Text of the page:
Mature Life Features

Cecil Scaglione, Editor

Stress Is Part of Inheritance

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By Cecil Scaglione

Mature Life Features

Most people have some idea what they’d do with a financial windfall.

Take a cruise around the world, pay off the mortgage, or move to another part of the world. But then what? It isn’t easy becoming wealthy overnight.

It was estimated during the ’90s that current retirees will pass on some $10 trillion dollars to their baby-boomer heirs.

Many of the people inheriting this money have little concept of the challenges they face.

The first, of course, is what to do with the money. Do you put that $10,000, $100,000 or $1 million into the stock market or real estate? Do you sell the company or farm you inherited? Do you keep all the stocks, bonds, and mutual funds in the portfolio that suddenly becomes your property?

Most financial planners offer this piece of advice: don’t do anything for a while.

That’s more difficult than it sounds. An Oppenheimer Funds survey revealed that 40 percent of baby boomers who had already received at least a $50,000 inheritance made a financial decision in less than a week after getting the money.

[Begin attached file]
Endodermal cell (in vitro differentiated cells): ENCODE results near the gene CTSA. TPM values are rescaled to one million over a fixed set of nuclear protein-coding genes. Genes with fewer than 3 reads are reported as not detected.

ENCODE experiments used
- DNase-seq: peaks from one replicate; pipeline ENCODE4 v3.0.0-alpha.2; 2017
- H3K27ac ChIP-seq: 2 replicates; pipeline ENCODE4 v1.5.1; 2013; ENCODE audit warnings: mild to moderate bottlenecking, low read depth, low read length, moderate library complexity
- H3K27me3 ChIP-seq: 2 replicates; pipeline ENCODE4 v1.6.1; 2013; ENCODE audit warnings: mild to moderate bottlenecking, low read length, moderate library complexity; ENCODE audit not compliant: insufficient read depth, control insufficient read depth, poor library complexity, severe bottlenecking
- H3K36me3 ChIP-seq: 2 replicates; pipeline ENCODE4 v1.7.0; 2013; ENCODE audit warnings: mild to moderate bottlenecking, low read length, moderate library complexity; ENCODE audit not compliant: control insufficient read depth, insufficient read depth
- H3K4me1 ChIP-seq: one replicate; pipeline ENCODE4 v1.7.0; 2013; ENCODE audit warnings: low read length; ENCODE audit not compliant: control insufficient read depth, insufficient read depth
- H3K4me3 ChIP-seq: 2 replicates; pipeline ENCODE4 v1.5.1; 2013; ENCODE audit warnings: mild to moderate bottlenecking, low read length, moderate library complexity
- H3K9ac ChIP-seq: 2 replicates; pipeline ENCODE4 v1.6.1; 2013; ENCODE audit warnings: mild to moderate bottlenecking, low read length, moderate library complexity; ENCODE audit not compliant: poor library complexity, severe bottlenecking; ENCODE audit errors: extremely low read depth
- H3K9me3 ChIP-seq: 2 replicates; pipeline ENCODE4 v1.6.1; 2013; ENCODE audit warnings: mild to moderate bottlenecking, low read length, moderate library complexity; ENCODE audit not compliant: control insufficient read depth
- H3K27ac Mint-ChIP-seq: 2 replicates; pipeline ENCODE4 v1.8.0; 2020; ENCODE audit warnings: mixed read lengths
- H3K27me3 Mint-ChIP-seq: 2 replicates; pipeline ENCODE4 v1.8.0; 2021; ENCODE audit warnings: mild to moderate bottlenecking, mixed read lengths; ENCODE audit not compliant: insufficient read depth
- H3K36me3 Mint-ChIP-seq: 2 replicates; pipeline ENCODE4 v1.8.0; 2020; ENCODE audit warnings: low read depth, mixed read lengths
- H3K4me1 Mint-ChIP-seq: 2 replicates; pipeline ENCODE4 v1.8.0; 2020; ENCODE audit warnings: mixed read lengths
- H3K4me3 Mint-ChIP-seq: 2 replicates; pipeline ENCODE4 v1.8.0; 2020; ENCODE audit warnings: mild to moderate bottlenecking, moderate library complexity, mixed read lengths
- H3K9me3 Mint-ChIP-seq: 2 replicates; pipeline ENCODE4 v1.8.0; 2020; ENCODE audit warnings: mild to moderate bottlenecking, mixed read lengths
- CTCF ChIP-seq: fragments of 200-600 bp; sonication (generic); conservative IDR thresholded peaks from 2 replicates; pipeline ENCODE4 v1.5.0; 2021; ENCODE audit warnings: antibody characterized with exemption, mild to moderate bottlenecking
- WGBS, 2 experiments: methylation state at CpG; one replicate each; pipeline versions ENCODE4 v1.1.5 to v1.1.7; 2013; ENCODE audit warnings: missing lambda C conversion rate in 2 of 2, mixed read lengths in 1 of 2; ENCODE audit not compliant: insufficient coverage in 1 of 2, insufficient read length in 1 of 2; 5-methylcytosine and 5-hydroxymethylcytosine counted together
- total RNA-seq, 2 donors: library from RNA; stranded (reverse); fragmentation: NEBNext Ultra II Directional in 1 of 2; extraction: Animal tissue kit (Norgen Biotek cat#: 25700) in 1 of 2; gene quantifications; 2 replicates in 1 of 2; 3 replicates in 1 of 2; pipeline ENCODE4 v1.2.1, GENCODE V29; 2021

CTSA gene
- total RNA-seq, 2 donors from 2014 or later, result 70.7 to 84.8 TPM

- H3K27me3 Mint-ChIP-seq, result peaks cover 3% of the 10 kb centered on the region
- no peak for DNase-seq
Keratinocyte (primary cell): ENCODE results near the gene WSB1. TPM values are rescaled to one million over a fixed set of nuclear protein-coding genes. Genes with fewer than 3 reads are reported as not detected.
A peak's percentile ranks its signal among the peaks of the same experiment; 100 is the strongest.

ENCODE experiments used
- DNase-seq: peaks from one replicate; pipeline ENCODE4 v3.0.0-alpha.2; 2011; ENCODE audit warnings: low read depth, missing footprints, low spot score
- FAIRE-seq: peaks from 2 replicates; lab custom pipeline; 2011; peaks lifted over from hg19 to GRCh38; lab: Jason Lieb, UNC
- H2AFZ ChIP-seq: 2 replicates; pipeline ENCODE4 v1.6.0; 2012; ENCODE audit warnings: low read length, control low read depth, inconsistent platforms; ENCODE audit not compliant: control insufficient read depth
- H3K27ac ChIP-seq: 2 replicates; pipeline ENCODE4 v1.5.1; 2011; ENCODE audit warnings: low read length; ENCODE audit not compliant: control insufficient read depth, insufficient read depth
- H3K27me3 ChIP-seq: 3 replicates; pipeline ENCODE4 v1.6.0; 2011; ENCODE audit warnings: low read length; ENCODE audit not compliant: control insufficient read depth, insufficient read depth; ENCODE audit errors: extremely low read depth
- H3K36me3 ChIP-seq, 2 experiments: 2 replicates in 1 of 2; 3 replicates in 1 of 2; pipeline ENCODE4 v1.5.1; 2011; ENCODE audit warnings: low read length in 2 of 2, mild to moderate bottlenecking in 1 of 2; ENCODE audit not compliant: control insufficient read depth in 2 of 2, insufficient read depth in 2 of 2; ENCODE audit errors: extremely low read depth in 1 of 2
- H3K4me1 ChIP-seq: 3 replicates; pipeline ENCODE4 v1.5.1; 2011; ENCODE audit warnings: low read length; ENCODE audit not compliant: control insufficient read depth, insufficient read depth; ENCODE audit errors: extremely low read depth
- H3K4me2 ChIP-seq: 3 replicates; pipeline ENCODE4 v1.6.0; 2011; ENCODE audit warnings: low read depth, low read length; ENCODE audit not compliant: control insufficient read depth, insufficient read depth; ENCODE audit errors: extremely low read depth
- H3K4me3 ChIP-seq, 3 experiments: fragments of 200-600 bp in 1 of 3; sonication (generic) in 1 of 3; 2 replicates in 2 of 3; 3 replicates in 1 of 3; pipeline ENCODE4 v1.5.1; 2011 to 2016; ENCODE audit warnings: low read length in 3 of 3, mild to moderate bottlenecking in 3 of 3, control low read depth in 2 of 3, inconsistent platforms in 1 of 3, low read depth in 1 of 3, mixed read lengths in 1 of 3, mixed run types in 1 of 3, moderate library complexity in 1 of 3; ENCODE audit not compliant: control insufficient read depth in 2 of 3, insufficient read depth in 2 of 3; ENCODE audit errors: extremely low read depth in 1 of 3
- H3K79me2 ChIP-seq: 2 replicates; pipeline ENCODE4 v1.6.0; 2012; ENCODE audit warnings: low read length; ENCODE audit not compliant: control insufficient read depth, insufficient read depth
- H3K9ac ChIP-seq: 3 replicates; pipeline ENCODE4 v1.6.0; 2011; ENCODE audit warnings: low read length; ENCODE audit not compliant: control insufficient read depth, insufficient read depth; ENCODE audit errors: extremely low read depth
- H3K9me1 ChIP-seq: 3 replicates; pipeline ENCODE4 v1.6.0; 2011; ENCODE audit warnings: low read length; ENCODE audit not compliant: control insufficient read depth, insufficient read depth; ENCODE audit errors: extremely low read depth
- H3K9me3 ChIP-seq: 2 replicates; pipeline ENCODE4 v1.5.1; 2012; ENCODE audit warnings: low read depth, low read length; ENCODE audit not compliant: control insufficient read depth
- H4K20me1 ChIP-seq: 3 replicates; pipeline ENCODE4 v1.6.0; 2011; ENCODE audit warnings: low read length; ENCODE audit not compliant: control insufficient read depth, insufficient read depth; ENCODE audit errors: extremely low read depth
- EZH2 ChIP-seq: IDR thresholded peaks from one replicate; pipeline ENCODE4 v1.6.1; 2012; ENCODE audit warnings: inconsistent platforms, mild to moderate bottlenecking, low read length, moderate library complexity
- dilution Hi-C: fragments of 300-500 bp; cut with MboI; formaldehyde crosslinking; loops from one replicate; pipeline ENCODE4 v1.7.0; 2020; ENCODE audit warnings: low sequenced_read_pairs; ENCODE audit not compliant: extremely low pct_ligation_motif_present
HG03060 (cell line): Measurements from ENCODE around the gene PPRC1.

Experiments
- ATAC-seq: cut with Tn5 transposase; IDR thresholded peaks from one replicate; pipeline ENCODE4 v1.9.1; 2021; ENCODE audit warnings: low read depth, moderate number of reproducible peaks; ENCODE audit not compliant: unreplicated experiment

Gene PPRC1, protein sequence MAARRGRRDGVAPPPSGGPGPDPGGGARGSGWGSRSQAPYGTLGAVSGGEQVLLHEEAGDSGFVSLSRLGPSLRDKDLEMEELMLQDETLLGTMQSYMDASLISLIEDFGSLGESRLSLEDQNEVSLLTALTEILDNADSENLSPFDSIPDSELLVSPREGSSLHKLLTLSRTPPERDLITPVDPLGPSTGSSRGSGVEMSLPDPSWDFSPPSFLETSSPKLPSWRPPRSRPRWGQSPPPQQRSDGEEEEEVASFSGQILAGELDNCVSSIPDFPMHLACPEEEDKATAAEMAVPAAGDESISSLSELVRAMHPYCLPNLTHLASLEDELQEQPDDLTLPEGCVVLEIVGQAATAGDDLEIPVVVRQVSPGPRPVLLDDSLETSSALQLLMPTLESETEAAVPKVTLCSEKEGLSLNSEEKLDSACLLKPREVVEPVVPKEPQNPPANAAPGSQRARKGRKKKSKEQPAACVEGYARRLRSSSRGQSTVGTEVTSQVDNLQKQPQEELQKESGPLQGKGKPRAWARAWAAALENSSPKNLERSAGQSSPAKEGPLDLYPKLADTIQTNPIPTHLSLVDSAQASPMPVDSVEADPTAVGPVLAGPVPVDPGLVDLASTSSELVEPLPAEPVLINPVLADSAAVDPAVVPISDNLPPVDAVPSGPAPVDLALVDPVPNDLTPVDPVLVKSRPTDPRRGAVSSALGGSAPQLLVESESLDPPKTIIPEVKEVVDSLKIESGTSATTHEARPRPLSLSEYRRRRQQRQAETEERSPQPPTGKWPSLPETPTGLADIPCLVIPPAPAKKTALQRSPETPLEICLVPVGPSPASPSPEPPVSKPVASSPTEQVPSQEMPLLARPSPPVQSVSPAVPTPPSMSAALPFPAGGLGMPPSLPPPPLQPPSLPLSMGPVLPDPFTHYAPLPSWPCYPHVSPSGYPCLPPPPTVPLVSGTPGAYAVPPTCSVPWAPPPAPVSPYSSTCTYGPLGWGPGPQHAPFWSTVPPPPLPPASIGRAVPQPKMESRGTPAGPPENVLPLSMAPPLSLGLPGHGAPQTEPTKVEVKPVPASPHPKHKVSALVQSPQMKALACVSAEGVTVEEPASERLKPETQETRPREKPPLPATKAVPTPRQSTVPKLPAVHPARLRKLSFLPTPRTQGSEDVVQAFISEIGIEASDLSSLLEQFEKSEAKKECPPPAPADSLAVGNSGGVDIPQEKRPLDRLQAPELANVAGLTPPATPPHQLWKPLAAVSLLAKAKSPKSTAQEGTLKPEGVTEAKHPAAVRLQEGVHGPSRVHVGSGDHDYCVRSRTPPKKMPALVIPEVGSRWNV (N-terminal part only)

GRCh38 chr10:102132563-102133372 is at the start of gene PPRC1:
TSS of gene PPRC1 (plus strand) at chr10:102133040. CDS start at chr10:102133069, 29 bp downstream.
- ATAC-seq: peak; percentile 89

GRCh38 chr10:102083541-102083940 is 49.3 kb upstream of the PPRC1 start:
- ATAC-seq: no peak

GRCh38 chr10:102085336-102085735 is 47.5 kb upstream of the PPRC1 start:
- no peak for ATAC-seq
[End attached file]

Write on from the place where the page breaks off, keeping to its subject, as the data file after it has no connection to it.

Inheriting a family business or apartment building will require more immediate attention than a stock portfolio. But that’s no reason to make any rash decisions.

Whatever the form of the inheritance, you should focus on what you want to do with the money. Do you invest it for retirement income, pay debts, or make charitable donations, for example?

Establishing goals will help you manage the money better.

While the financial side requires patience and some effort to educate yourself on the best avenues to follow, the emotional side of inheriting is the more difficult challenge.

The inheritance may be intertwined with the death of a loved one and, as a result, associated with grief.

Guilt is another major emotional component of an inheritance, financial planners point out, linked to the feeling that the heir is uncomfortable with not having earned the money. Or he or she might not have been fond of the benefactor.

There’s also a feeling of isolation tied to inheriting money as the recipients often worry, with good reason, about friends and family badgering them for loans or gifts.

It’s the emotional stress that causes some folks to get rid of their inheritance as quickly as possible, by disclaiming it or giving it away or just spending it as fast as they can.

On the other hand, people who have taken time to plan what to do with an inheritance have been known to sit on their wealth and continue living in their current lifestyles with the comfortable assurance that their financial future is secure.

 

 

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Written by Cecil Scaglione

August 16, 2011 at 8:32 pm

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